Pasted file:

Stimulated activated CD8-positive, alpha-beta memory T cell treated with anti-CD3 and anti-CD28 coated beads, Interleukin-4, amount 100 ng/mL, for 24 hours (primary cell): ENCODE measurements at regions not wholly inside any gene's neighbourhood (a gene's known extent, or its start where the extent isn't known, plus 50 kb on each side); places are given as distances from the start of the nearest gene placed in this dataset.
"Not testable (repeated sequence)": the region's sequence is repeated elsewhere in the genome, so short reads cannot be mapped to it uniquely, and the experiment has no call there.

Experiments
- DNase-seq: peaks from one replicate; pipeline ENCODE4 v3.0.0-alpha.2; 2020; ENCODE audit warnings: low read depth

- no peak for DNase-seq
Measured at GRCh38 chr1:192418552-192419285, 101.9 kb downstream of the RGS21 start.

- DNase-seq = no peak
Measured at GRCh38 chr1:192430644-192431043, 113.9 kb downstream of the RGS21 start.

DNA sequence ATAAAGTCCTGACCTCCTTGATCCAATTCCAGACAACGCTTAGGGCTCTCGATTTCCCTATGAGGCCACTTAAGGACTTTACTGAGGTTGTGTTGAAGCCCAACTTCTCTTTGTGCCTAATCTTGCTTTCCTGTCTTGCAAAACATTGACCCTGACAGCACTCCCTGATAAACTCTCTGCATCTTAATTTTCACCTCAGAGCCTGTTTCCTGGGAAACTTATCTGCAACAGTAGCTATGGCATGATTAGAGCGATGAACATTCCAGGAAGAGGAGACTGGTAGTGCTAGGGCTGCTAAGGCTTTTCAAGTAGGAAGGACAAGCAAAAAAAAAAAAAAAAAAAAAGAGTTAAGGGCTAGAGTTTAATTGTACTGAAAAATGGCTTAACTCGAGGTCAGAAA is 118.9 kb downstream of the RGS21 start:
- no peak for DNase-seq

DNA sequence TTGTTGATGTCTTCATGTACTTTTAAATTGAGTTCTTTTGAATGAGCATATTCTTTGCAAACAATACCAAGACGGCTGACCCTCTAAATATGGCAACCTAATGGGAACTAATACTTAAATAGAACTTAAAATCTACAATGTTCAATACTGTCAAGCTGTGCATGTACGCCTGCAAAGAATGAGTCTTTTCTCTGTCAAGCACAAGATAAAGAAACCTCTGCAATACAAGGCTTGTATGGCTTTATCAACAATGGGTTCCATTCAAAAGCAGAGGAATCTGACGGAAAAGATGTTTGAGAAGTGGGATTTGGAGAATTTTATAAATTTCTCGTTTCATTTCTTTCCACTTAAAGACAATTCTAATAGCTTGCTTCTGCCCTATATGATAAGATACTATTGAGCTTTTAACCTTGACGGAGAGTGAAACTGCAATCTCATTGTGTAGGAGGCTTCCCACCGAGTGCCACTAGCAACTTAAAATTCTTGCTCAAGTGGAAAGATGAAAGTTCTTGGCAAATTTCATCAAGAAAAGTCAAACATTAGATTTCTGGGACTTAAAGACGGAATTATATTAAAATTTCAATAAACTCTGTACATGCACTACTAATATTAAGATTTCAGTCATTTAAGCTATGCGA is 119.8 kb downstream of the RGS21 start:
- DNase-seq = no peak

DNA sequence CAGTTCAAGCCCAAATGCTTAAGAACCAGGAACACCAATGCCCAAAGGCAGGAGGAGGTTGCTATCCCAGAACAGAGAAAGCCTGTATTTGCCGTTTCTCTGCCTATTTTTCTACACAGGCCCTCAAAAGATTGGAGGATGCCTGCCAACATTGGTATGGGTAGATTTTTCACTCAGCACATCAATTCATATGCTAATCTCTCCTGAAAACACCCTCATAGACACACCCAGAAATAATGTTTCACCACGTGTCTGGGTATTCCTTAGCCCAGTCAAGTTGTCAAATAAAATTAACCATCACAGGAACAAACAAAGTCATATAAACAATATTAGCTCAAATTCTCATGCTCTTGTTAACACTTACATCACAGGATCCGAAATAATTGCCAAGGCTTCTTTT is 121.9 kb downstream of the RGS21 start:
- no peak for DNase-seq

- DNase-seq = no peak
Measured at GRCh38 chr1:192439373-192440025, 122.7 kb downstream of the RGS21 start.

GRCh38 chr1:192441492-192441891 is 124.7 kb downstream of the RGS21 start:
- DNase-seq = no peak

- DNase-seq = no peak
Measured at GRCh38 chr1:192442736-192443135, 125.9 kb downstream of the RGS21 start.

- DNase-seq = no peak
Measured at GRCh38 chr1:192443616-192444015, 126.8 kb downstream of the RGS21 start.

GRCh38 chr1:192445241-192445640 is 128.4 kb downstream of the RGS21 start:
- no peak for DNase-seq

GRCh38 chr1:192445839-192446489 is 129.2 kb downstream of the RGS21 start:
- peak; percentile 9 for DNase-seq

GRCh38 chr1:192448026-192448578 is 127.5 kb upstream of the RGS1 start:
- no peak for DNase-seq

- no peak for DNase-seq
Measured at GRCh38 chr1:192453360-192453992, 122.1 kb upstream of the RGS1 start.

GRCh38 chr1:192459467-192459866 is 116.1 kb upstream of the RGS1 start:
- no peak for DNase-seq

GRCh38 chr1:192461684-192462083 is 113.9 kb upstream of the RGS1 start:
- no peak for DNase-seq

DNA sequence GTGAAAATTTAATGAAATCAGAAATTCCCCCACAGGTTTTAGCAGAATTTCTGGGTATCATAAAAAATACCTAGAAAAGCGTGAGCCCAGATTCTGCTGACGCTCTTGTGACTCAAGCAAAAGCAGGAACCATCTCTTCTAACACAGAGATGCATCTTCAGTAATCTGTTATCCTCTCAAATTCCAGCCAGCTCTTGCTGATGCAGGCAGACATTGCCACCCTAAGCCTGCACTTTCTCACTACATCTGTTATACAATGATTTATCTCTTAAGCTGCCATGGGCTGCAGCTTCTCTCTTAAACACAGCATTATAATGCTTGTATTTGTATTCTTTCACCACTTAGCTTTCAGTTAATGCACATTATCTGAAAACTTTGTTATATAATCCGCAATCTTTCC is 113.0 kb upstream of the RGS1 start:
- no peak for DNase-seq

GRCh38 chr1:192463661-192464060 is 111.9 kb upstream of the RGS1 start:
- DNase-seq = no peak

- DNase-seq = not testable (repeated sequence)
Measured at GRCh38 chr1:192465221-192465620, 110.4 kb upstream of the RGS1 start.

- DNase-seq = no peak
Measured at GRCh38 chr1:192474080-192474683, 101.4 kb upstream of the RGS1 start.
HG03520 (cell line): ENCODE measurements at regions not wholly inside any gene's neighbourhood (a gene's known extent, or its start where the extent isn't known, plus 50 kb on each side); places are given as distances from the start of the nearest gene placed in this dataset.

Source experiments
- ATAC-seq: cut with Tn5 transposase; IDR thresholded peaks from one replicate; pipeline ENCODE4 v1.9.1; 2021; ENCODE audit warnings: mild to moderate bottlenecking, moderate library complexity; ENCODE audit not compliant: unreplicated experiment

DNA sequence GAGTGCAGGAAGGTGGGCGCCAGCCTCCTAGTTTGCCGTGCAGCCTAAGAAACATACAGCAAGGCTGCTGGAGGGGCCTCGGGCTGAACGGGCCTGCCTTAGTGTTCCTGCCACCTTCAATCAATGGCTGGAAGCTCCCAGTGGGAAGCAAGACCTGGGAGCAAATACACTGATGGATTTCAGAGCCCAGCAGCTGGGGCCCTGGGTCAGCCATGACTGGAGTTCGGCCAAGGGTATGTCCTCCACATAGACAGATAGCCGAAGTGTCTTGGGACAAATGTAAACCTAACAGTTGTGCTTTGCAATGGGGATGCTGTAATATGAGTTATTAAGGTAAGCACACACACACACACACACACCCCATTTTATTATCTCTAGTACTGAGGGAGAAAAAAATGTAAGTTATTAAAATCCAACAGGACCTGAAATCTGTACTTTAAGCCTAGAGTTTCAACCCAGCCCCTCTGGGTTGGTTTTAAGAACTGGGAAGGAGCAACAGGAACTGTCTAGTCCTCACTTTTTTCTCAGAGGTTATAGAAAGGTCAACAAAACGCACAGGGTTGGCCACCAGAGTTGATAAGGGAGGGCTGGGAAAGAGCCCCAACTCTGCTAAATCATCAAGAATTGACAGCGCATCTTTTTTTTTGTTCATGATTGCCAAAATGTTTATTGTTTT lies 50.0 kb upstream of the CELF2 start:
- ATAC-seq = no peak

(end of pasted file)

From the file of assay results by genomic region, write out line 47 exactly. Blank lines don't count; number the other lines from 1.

- ATAC-seq = no peak